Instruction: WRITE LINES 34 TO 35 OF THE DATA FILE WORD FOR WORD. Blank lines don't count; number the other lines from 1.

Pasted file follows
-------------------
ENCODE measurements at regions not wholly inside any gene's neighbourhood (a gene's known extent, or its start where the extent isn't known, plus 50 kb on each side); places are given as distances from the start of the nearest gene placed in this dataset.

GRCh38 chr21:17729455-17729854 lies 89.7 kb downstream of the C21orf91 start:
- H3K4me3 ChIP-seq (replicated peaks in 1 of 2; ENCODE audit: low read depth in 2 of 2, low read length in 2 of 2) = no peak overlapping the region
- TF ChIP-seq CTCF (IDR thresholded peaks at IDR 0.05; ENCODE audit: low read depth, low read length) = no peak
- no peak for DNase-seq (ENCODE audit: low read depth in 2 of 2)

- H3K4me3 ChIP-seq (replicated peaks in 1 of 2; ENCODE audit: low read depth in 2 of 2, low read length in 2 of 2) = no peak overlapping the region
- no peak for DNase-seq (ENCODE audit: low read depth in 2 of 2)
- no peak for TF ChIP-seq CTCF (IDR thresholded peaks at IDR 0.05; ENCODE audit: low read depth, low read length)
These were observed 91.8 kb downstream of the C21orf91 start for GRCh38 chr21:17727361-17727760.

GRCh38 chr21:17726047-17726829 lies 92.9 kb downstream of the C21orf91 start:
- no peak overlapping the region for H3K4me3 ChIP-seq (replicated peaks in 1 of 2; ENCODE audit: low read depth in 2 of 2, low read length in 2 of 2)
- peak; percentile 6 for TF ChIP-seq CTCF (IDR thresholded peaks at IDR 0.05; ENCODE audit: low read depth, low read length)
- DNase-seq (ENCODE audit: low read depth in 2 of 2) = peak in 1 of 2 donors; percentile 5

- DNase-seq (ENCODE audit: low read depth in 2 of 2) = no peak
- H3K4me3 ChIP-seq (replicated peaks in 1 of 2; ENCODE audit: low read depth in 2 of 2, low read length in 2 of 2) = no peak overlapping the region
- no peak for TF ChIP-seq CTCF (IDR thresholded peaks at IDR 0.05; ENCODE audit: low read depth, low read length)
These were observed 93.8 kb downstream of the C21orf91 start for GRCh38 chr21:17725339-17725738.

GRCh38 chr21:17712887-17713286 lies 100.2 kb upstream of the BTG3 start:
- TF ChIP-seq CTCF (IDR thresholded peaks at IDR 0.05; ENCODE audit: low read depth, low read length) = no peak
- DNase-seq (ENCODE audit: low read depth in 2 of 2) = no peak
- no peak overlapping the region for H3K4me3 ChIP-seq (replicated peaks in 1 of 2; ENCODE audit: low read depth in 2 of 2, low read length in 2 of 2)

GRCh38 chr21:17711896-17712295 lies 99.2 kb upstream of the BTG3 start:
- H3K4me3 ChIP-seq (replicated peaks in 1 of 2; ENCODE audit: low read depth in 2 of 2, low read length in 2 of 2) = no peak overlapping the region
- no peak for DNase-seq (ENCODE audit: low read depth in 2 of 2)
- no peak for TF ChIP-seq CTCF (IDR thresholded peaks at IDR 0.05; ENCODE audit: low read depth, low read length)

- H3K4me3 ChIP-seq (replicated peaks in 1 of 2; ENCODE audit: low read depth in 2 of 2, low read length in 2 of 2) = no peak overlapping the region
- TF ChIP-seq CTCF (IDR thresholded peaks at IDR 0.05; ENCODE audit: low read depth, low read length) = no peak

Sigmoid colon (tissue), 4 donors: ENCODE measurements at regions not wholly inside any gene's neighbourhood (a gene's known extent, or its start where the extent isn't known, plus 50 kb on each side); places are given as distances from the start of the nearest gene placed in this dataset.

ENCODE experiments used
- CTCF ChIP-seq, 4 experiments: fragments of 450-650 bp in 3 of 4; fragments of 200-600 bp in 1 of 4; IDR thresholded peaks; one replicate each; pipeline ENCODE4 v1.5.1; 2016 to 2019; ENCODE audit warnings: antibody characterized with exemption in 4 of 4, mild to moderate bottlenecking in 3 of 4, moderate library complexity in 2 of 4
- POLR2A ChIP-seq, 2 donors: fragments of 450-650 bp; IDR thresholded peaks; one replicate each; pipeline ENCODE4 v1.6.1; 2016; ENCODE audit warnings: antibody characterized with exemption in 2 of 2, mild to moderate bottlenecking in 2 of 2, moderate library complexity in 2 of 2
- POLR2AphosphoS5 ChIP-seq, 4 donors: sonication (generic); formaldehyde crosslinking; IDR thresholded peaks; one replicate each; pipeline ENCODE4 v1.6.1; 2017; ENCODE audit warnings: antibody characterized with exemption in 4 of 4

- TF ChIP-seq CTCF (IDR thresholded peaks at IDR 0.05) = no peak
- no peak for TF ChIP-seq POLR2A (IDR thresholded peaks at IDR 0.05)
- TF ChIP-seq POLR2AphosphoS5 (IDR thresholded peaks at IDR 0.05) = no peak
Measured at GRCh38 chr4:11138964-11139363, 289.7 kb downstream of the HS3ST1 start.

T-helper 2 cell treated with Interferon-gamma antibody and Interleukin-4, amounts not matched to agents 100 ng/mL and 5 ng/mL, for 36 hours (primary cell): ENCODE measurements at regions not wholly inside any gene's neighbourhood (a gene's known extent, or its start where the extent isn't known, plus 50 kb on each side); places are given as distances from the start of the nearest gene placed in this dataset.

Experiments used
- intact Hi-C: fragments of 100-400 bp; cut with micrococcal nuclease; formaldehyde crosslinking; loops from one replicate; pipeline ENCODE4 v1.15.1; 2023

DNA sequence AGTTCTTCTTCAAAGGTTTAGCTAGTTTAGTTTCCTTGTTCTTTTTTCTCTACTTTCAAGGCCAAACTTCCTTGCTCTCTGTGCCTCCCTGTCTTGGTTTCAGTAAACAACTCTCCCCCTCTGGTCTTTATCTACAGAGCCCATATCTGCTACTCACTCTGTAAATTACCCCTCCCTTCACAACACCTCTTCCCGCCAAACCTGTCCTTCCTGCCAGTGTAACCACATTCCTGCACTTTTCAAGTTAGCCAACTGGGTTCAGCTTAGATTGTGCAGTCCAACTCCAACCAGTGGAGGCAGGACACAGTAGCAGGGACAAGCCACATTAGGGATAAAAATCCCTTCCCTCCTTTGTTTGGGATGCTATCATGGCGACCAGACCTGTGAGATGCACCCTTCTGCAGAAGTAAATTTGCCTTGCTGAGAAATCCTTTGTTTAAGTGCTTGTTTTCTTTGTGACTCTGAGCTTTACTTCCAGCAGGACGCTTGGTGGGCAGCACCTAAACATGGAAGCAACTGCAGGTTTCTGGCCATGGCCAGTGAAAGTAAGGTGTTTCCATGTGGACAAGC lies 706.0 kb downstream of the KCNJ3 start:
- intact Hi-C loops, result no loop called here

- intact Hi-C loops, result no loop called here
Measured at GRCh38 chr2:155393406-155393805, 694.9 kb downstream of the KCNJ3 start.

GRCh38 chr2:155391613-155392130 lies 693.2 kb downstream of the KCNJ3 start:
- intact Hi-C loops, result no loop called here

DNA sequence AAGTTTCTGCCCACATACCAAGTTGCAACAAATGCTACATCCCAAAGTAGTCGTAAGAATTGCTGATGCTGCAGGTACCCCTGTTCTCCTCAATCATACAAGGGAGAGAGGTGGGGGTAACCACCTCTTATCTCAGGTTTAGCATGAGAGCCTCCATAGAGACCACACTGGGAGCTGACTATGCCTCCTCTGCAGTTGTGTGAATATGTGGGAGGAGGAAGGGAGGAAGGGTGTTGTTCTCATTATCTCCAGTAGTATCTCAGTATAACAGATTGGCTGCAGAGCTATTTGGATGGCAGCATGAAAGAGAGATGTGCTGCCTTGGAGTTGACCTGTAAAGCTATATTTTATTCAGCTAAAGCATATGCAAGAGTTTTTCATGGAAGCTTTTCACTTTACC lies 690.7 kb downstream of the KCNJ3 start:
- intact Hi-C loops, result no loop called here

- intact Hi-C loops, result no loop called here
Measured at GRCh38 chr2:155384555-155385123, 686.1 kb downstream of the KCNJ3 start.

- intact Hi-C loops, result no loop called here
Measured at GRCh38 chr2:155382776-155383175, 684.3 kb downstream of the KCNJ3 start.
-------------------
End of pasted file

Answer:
- no peak for TF ChIP-seq POLR2A (IDR thresholded peaks at IDR 0.05)
- TF ChIP-seq POLR2AphosphoS5 (IDR thresholded peaks at IDR 0.05) = no peak